I’d like to pause here to stress something: our programs are focused on institution building and rule of law.  The examples I have cited this morning are examples of technical and financial assistance that we offer to help Haiti establish a fair, transparent, and corruption-free judicial system that serves all Haitians.  (There’s that word again!) I’m glad that you will have a discussion on the history of Haiti’s prisons is because I believe any successful penal system in Haiti will of necessity be a Haitian-specific system.  We stand ready to offer technical and other assistance but strongly believe that judicial and penal reform must be a Haitian-led process with solutions specific to Haiti’s own history and context.

Before I close my remarks, I would like to highlight this morning the issue of pretrial detention in Haiti.  In a country where 80% of the population lives below the poverty line and the national pre-trial detention rate reaches 72%, it is imperative that any discussion about the future of Haiti’s prison system include serious and evidence-based solutions for reducing unnecessary pre-trial detention.  Financial and educational poverty mean that detainees do not have the necessary financial resources to secure adequate representation nor do they know their rights.

Adopting new penal and criminal procedural codes is part of the long term solution to the pretrial detention, and we appreciate the efforts of all the members of the Bar, Magistrates, JSSP and other organizations to contribute to the full vetting and discussion of the drafted codes which await adoption by the Senate.    The U.S. Embassy appreciates the effort that JSSP, MINUJUSTH, and the Ministry of Justice made last year in developing a plan to combat pretrial detention.  We call on the Haitian Government to do two things: work towards implementing that plan and allocate funding for legal assistance for the indigent.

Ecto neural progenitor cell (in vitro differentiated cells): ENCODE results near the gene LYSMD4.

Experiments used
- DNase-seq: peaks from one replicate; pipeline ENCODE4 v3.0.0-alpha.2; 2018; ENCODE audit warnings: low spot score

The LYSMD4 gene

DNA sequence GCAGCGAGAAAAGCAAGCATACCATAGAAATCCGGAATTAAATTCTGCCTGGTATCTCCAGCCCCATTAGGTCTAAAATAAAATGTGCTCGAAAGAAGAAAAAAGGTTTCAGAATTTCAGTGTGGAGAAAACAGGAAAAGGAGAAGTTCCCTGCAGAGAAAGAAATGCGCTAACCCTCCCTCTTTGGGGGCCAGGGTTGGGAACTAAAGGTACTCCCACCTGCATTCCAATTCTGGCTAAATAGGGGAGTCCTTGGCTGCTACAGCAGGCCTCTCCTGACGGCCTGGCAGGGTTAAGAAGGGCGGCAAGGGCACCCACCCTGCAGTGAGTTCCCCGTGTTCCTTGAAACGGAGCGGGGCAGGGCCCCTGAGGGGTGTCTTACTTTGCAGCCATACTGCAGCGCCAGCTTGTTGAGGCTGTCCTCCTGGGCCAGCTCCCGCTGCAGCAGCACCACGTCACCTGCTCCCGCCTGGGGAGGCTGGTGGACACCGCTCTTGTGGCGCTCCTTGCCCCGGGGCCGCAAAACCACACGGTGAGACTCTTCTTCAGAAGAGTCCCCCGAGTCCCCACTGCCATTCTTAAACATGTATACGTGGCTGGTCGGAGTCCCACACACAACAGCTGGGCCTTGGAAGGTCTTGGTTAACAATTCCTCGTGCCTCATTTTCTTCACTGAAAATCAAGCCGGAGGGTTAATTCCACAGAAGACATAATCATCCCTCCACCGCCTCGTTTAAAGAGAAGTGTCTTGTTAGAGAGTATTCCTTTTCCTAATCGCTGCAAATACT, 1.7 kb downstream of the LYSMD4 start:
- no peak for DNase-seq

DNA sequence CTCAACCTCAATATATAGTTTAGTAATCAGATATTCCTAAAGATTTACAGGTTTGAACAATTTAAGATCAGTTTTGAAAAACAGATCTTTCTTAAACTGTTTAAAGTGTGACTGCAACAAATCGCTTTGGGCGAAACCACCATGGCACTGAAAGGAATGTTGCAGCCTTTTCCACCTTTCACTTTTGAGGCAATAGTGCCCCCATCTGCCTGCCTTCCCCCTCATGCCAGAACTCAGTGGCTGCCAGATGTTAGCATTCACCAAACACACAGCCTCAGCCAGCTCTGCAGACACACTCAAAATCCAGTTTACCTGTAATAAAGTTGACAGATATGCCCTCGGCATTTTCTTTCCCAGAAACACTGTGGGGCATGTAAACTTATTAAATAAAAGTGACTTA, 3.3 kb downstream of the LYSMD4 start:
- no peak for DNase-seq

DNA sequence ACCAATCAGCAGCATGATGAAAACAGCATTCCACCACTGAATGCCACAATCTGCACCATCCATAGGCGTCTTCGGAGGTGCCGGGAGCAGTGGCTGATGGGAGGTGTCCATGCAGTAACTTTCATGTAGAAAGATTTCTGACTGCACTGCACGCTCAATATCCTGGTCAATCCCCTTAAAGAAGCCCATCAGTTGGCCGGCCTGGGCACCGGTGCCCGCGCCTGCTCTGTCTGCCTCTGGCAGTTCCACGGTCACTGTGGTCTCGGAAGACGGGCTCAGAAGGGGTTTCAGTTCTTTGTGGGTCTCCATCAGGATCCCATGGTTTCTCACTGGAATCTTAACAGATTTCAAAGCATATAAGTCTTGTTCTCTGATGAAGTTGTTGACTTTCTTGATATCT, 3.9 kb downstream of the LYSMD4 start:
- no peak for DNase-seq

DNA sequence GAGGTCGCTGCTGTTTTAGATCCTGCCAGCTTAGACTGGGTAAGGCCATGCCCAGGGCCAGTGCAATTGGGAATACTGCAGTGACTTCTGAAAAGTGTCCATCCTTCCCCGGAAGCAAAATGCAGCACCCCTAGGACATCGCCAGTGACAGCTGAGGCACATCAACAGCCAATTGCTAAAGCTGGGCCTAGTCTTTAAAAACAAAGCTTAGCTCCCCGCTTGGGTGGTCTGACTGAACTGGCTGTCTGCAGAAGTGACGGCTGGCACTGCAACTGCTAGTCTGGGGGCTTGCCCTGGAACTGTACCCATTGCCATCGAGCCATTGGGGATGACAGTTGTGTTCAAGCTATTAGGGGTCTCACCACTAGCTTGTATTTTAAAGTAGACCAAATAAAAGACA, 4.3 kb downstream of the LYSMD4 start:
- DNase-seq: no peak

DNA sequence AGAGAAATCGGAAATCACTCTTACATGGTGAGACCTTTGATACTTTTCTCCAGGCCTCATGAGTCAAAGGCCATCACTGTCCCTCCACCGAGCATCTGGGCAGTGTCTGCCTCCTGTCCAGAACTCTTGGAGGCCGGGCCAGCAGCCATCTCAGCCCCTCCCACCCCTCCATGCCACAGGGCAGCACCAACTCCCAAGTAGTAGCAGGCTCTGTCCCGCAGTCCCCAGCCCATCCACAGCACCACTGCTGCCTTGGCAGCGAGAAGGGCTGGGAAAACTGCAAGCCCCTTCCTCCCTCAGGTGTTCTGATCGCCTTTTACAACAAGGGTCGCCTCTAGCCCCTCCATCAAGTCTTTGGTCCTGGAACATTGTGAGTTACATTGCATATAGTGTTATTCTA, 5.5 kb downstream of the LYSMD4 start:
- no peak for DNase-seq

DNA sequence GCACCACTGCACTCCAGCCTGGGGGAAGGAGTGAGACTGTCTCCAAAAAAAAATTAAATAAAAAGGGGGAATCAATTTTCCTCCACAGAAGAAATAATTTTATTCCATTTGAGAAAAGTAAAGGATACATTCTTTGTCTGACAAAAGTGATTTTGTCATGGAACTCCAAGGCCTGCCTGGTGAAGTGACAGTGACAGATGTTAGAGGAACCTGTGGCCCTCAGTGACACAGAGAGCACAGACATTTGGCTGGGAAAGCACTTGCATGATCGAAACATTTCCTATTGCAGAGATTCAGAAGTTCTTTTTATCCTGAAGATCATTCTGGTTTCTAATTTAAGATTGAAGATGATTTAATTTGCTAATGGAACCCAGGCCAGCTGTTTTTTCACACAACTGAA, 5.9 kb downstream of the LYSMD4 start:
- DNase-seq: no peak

I’m sure that many of you are concerned about the high rates of pre-trial detainees in Haiti.  Prolonged pre-trial detention is one of the major contributing factors of overcrowding in Haiti’s prisons.  Prison overcrowding strains prison resources, which results in malnutrition and related illnesses, breakouts of preventable diseases, and a lack of proper detainee supervision.  And it isn’t fair! This is a concern that we regularly note in our annual Human Rights Report and as I noted above, we have funded efforts to mitigate this.  USAID funds the non-profit organization “Health Through Walls” to provide health prevention and care services, focused on infectious diseases such as HIV/AIDS and TB.

You may have noted that I have mentioned “enforcement” several times when talking about the rule of law.  It is not enough to pass the right laws and have the right regulations.  Laws and regulations must be enforced and done so in a way that respects both the letter and the spirit of the law.  THAT is what makes it fair.  We are proud of our work to help Haiti professionalize its national police over recent decades and are confident that these efforts contribute positively to Haiti’s independent judiciary.

This is one reason I have stressed the need for Haitian-led solutions, because Haitian-led solutions stand the best chance of being successfully enforced.  Finally, Haiti must establish strong institutions and impartial and transparent oversight of those institutions so that the public at large will trust those institutions.

In closing, I congratulate you for hosting and participating in this important conference, especially given the current difficulties.  I also look forward to the outcomes from the discussions and urge you to remain involved after the conference concludes.  I’d like to emphasize the word OUTCOMES.  Having a conference with no plan of action is just a bunch of people sitting around talking.  Anyone can do that.  We need YOU to take action, develop a plan, and implement that plan to increase justice – and fairness – for Haiti.

The United States Government will continue to support Haitian efforts to build strong institutions that serve the Haitian people and provide the foundation for sustained economic and social growth.  As part of broader judicial reform, tackling the important problems that exist within Haiti’s prison structure will contribute to Haiti’s well-being.  And fairness for all of its people.

Thank you.